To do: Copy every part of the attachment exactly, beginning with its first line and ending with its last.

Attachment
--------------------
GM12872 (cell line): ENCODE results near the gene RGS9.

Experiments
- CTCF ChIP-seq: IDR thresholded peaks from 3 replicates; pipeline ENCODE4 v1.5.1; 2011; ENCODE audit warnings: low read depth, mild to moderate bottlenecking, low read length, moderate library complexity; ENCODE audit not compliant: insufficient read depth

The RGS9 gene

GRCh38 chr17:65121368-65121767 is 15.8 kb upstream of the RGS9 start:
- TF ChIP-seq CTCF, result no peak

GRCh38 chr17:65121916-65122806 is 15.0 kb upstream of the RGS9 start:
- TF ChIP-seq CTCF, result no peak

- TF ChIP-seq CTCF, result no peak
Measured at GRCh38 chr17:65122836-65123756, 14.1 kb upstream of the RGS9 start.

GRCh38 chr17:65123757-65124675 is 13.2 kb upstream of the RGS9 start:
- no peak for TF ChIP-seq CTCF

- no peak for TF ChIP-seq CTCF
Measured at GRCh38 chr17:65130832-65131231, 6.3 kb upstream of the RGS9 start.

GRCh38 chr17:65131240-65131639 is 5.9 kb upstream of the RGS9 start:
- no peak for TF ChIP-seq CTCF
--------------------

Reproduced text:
GM12872 (cell line): ENCODE results near the gene RGS9.

Experiments
- CTCF ChIP-seq: IDR thresholded peaks from 3 replicates; pipeline ENCODE4 v1.5.1; 2011; ENCODE audit warnings: low read depth, mild to moderate bottlenecking, low read length, moderate library complexity; ENCODE audit not compliant: insufficient read depth

The RGS9 gene

GRCh38 chr17:65121368-65121767 is 15.8 kb upstream of the RGS9 start:
- TF ChIP-seq CTCF, result no peak

GRCh38 chr17:65121916-65122806 is 15.0 kb upstream of the RGS9 start:
- TF ChIP-seq CTCF, result no peak

- TF ChIP-seq CTCF, result no peak
Measured at GRCh38 chr17:65122836-65123756, 14.1 kb upstream of the RGS9 start.

GRCh38 chr17:65123757-65124675 is 13.2 kb upstream of the RGS9 start:
- no peak for TF ChIP-seq CTCF

- no peak for TF ChIP-seq CTCF
Measured at GRCh38 chr17:65130832-65131231, 6.3 kb upstream of the RGS9 start.

GRCh38 chr17:65131240-65131639 is 5.9 kb upstream of the RGS9 start:
- no peak for TF ChIP-seq CTCF